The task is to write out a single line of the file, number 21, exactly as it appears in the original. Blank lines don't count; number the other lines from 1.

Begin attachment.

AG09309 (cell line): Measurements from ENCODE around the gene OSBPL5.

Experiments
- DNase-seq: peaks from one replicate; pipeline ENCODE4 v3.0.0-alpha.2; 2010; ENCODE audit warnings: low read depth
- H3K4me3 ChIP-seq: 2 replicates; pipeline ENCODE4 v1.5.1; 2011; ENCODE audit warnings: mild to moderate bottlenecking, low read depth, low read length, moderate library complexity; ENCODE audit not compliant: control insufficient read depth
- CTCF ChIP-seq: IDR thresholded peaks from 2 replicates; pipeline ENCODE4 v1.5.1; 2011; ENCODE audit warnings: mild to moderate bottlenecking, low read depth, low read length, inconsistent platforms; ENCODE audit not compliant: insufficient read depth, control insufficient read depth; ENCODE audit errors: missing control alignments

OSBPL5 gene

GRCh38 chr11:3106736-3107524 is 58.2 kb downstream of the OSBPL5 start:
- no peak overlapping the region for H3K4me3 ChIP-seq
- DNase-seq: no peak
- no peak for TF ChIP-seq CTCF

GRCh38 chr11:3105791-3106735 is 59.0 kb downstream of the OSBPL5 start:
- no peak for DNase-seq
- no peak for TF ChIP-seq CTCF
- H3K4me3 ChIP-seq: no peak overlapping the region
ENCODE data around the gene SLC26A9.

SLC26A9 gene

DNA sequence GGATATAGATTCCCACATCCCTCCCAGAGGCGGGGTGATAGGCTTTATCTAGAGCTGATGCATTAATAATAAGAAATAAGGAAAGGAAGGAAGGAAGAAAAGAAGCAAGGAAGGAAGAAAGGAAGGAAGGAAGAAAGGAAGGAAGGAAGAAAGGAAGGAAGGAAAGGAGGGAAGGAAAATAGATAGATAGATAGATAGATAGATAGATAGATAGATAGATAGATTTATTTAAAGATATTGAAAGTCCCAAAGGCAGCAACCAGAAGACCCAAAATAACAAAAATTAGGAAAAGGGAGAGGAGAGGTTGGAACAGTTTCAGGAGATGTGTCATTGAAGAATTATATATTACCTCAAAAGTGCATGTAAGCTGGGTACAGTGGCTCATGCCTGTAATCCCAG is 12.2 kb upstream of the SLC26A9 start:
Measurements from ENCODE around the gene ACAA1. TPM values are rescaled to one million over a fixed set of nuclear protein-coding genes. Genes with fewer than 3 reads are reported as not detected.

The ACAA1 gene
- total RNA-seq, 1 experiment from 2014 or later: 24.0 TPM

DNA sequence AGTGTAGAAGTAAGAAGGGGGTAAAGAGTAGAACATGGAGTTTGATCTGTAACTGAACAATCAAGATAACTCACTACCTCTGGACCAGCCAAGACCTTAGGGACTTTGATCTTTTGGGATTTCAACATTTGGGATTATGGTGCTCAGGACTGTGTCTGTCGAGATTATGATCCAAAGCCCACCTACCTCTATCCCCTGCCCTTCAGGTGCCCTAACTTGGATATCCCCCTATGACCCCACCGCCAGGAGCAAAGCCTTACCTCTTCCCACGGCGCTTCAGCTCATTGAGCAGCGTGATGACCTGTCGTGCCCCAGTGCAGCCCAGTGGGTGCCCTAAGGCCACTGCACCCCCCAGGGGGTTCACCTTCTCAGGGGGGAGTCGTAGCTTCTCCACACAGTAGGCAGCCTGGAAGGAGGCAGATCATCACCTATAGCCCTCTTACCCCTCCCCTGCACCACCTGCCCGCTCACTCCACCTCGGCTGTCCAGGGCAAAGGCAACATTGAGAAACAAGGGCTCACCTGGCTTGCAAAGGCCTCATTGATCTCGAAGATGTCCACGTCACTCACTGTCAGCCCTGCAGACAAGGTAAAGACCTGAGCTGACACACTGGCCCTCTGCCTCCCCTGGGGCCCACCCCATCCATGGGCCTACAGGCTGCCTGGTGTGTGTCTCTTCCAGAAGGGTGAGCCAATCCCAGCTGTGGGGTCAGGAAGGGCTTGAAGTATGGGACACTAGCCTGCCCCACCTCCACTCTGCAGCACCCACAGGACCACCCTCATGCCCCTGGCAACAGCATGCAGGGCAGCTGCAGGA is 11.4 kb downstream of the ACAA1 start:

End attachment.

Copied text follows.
DNA sequence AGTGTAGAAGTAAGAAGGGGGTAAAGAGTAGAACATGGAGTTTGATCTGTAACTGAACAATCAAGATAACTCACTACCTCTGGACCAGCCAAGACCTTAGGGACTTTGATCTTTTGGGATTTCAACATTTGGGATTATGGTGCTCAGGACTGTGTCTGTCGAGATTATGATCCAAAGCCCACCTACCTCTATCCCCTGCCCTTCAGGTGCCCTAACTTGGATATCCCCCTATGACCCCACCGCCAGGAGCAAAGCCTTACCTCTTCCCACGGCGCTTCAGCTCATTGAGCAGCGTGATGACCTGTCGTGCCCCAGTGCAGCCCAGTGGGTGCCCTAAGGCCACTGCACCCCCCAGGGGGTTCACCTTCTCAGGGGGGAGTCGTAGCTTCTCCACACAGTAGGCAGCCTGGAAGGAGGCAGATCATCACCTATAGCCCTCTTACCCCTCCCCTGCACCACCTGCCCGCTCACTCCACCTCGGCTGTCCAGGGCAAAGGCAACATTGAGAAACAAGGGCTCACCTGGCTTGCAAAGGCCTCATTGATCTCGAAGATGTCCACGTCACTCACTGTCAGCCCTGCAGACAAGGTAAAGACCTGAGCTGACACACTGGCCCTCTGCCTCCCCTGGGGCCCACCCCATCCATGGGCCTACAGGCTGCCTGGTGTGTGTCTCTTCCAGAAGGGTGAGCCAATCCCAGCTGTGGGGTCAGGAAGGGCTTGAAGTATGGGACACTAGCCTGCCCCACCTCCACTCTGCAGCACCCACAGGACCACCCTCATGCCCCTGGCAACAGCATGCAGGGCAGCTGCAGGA is 11.4 kb downstream of the ACAA1 start: